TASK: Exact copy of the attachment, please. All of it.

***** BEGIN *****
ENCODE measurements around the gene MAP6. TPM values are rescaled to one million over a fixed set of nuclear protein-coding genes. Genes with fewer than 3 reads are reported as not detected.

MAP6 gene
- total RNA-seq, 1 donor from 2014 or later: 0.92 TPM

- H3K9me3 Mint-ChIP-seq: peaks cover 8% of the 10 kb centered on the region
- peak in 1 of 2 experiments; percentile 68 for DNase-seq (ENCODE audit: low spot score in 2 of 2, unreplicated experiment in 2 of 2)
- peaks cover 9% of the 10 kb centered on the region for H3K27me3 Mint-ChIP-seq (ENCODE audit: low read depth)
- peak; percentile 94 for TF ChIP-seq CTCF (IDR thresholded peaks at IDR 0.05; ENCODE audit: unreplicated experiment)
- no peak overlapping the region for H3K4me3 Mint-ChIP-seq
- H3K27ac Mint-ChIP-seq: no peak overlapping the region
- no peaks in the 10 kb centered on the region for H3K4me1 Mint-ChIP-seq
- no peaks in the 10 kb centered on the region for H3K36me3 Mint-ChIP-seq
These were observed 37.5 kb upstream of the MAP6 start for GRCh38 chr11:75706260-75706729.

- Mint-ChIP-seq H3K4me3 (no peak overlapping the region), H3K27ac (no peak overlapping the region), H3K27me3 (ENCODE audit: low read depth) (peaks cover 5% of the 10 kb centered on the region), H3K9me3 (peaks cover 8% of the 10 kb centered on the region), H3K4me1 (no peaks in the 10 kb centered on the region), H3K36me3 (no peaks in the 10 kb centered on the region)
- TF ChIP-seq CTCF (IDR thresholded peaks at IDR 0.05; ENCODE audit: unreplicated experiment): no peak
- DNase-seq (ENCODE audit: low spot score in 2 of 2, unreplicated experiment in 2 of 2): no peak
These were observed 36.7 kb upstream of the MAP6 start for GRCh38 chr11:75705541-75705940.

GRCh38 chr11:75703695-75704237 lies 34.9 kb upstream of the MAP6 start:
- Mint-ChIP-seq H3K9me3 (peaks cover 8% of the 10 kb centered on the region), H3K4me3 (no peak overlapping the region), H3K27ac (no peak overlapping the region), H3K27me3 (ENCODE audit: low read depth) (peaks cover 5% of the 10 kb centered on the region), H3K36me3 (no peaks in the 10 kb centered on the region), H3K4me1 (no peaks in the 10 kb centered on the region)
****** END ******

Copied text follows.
ENCODE measurements around the gene MAP6. TPM values are rescaled to one million over a fixed set of nuclear protein-coding genes. Genes with fewer than 3 reads are reported as not detected.

MAP6 gene
- total RNA-seq, 1 donor from 2014 or later: 0.92 TPM

- H3K9me3 Mint-ChIP-seq: peaks cover 8% of the 10 kb centered on the region
- peak in 1 of 2 experiments; percentile 68 for DNase-seq (ENCODE audit: low spot score in 2 of 2, unreplicated experiment in 2 of 2)
- peaks cover 9% of the 10 kb centered on the region for H3K27me3 Mint-ChIP-seq (ENCODE audit: low read depth)
- peak; percentile 94 for TF ChIP-seq CTCF (IDR thresholded peaks at IDR 0.05; ENCODE audit: unreplicated experiment)
- no peak overlapping the region for H3K4me3 Mint-ChIP-seq
- H3K27ac Mint-ChIP-seq: no peak overlapping the region
- no peaks in the 10 kb centered on the region for H3K4me1 Mint-ChIP-seq
- no peaks in the 10 kb centered on the region for H3K36me3 Mint-ChIP-seq
These were observed 37.5 kb upstream of the MAP6 start for GRCh38 chr11:75706260-75706729.

- Mint-ChIP-seq H3K4me3 (no peak overlapping the region), H3K27ac (no peak overlapping the region), H3K27me3 (ENCODE audit: low read depth) (peaks cover 5% of the 10 kb centered on the region), H3K9me3 (peaks cover 8% of the 10 kb centered on the region), H3K4me1 (no peaks in the 10 kb centered on the region), H3K36me3 (no peaks in the 10 kb centered on the region)
- TF ChIP-seq CTCF (IDR thresholded peaks at IDR 0.05; ENCODE audit: unreplicated experiment): no peak
- DNase-seq (ENCODE audit: low spot score in 2 of 2, unreplicated experiment in 2 of 2): no peak
These were observed 36.7 kb upstream of the MAP6 start for GRCh38 chr11:75705541-75705940.

GRCh38 chr11:75703695-75704237 lies 34.9 kb upstream of the MAP6 start:
- Mint-ChIP-seq H3K9me3 (peaks cover 8% of the 10 kb centered on the region), H3K4me3 (no peak overlapping the region), H3K27ac (no peak overlapping the region), H3K27me3 (ENCODE audit: low read depth) (peaks cover 5% of the 10 kb centered on the region), H3K36me3 (no peaks in the 10 kb centered on the region), H3K4me1 (no peaks in the 10 kb centered on the region)